Litigation among all carriers up by a third
Assignment of Benefits (AOB) abuse is being blamed in part for Citizens Property Insurance Corporation’s recent 8.2% average rate increase in personal lines which becomes effective this September. The state’s insurer of last resort had delayed submitting its 2019 rate request until last month so it could assess the impact its managed repair program was having on curbing those water loss claims and lawsuits. The answer unfortunately – not enough yet.
“The bottom line is AOB abuse and runaway litigation threaten to raise premiums for many Citizens policyholders who otherwise would see their rates remain steady or go down,” CEO Barry Gilway said back in September.
Citizens Chief Actuary Brian Donovan said water losses were the primary driver of the rate increase. They expect that 50% of all water claims in 2019 will end up in litigation. Litigated claims cost are almost five times as expensive to settle as non-litigated claims ($9,000 versus $41,000 for loss and loss expenses). If not for the increase in litigation and water claims, Citizens said it would otherwise have recommended a rate decrease for multi-peril HO-3. (Overall, the proposed rate change would instead have been +0.2%., essentially achieving actuarially-sound rates!)
Citizens isn’t alone. Litigation has been increasing steadily for all carriers, as have cases specifically involving AOBs, both of which are expected to have increased by as much as one-third in 2018 over 2017 figures. (see chart at right).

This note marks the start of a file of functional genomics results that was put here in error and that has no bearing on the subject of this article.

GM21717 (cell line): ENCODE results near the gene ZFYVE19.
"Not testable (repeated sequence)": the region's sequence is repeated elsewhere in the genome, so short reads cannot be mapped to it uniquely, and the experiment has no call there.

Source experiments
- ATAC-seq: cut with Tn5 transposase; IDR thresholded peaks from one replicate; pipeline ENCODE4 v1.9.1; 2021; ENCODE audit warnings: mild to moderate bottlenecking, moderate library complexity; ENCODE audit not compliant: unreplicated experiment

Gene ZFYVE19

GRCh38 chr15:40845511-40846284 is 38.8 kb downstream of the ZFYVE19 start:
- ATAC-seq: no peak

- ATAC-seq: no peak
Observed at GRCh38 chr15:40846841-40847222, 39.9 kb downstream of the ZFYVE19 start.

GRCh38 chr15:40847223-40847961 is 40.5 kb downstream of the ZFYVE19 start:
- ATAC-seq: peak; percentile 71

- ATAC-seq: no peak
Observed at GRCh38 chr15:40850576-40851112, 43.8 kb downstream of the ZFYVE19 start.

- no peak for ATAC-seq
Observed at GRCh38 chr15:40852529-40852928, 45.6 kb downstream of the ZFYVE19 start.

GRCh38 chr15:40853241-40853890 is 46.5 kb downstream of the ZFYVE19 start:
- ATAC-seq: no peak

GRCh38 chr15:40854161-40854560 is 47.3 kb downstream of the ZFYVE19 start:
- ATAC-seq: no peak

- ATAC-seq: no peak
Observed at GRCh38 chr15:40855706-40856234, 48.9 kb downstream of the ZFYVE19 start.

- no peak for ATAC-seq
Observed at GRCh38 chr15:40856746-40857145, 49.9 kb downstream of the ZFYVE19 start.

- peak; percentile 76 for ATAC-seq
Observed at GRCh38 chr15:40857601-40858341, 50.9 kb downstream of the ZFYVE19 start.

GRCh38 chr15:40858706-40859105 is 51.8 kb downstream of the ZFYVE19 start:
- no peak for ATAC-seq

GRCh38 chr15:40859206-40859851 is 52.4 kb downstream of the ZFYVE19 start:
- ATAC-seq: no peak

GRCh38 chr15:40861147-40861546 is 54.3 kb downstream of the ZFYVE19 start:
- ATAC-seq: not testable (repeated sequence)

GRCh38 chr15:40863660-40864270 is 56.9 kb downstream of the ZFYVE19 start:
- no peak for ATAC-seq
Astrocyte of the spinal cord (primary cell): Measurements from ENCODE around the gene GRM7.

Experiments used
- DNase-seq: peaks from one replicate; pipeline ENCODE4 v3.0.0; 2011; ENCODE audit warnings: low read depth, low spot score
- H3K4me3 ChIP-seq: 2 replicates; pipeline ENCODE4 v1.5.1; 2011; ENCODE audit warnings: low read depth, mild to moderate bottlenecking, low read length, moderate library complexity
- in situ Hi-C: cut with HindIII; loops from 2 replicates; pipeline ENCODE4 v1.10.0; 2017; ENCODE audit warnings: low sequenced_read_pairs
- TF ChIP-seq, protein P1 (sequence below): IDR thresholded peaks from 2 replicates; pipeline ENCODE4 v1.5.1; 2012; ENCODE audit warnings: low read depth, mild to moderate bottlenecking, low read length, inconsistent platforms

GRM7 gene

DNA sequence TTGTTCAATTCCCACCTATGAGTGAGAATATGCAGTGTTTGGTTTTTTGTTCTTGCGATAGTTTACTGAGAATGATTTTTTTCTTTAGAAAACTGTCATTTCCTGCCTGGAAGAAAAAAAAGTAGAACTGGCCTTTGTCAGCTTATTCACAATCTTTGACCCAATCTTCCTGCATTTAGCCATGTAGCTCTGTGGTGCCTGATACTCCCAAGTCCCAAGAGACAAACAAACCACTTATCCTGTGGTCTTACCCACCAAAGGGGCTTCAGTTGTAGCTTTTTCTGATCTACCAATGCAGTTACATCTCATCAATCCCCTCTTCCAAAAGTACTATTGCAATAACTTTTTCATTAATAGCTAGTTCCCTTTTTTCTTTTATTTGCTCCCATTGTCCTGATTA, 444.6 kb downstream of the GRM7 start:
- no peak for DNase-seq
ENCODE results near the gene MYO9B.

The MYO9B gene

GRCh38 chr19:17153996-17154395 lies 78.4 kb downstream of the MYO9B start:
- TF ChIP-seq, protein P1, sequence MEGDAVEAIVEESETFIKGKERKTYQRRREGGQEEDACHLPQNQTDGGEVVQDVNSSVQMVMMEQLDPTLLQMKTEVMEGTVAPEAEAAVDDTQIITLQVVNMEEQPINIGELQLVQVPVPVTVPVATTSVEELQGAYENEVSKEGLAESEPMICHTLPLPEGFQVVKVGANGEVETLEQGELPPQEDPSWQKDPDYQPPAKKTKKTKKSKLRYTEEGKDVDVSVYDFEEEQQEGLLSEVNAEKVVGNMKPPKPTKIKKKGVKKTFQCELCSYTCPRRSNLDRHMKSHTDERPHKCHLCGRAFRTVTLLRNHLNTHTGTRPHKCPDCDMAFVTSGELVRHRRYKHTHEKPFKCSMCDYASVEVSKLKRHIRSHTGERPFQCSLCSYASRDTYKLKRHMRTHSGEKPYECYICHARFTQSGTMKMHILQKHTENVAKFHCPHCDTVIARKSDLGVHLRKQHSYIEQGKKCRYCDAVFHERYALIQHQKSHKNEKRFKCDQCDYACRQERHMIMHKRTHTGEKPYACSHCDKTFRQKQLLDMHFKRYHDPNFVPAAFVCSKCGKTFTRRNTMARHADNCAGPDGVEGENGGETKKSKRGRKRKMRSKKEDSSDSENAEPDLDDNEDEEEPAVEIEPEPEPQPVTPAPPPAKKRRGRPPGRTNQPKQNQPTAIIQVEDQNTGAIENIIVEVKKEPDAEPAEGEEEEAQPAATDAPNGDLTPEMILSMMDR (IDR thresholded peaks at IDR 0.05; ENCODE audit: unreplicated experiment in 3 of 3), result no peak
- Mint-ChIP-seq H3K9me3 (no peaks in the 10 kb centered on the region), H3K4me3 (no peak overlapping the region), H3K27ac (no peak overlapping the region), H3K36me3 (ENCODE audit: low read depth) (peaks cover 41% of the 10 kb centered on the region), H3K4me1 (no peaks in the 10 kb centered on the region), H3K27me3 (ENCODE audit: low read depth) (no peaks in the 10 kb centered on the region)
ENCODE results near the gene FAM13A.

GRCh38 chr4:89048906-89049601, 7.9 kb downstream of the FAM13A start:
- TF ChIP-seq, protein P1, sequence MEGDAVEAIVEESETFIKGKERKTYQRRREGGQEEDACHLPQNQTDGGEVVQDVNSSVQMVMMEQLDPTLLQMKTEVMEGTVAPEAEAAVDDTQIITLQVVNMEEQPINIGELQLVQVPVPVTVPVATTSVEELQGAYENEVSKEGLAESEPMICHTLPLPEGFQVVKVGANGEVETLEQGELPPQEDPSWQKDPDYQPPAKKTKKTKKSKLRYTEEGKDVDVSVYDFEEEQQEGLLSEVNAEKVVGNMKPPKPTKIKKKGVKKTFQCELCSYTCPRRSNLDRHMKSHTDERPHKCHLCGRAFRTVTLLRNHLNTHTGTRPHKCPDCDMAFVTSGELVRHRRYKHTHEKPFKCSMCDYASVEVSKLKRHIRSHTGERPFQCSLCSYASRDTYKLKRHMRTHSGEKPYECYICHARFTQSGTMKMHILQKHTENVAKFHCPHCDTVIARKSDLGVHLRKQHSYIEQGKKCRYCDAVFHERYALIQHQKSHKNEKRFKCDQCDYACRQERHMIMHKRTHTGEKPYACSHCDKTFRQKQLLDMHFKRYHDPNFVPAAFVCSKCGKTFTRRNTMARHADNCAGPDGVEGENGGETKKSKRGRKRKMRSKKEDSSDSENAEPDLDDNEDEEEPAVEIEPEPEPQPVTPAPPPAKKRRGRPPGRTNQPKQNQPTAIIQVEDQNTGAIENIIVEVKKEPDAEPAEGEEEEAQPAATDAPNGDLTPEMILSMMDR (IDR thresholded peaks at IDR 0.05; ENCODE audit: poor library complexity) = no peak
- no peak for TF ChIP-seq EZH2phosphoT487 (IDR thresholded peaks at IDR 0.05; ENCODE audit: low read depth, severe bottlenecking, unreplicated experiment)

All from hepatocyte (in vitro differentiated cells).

In 2017, while the tri-counties of South Florida accounted for 57% of Citizens’ HO-3 exposure, it accounted for 94% of all litigated claims. 2018 saw an increase in litigation rates in other parts of the state, so the problem is spreading.
Citizens’ Managed Repair Program and the $10,000 sublimit on water claims that became effective last August 1 are expected to mitigate rising costs by reducing litigation. In addition to the average 8.2% rate increase on personal lines, Citizens’ commercial lines rates are going up an average of 9%.
Another amazing statistic is that in 48% of all the litigated cases at Citizens, the case was previously settled and the amount paid never questioned before a suit was brought. So it’s clearly crooked attorneys and contractors and “loss consultants” working with them that are pulling off the scam of the century and Florida policyholders are paying for it.
“It is not that Citizens underpaid any claims. In fact, we have been aggressive in asking policyholders to question any settlement they do not agree with and have actually reached out to policyholders to recommend they put in a claim,” Gilway said at the Citizens’ December Board meeting.
The situation is so dire and the litigation costs so severe, that Citizens has taken the extraordinary step to expedite the settlement of about 6,500 open lawsuits. It’s offering to pay to have appraisers review disputes and try to resolve the cases. And if they can’t, Citizens will also pay for umpires to make binding decisions. (Current policy language has both sides paying for their own appraisers and splitting the cost of an umpire if it comes to that.) Citizens Claims Chief Jay Adams told Board members he hopes to settle about 50% of those lawsuits by going this route.
Citizens, along with private carriers, is urging the Florida legislature to change the one-way attorney fee statute to help curb AOB and other lawsuit abuse. The statute requires insurance companies to pay legal costs even when they win in court, incentivizing plaintiff attorneys to file suit.